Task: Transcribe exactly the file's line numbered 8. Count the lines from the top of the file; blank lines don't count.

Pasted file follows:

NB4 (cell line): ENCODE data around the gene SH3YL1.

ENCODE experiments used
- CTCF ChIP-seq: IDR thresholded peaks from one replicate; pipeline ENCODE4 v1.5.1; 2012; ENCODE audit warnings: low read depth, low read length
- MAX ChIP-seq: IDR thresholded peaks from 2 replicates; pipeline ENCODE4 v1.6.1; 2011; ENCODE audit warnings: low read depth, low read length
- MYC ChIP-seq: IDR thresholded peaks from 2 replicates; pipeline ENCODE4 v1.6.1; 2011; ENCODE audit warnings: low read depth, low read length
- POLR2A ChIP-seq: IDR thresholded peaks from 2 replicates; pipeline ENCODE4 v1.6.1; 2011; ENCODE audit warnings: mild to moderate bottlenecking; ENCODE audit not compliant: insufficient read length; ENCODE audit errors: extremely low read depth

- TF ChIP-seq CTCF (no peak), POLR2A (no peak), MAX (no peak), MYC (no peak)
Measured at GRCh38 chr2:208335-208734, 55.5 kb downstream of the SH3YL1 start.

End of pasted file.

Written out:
Measured at GRCh38 chr2:208335-208734, 55.5 kb downstream of the SH3YL1 start.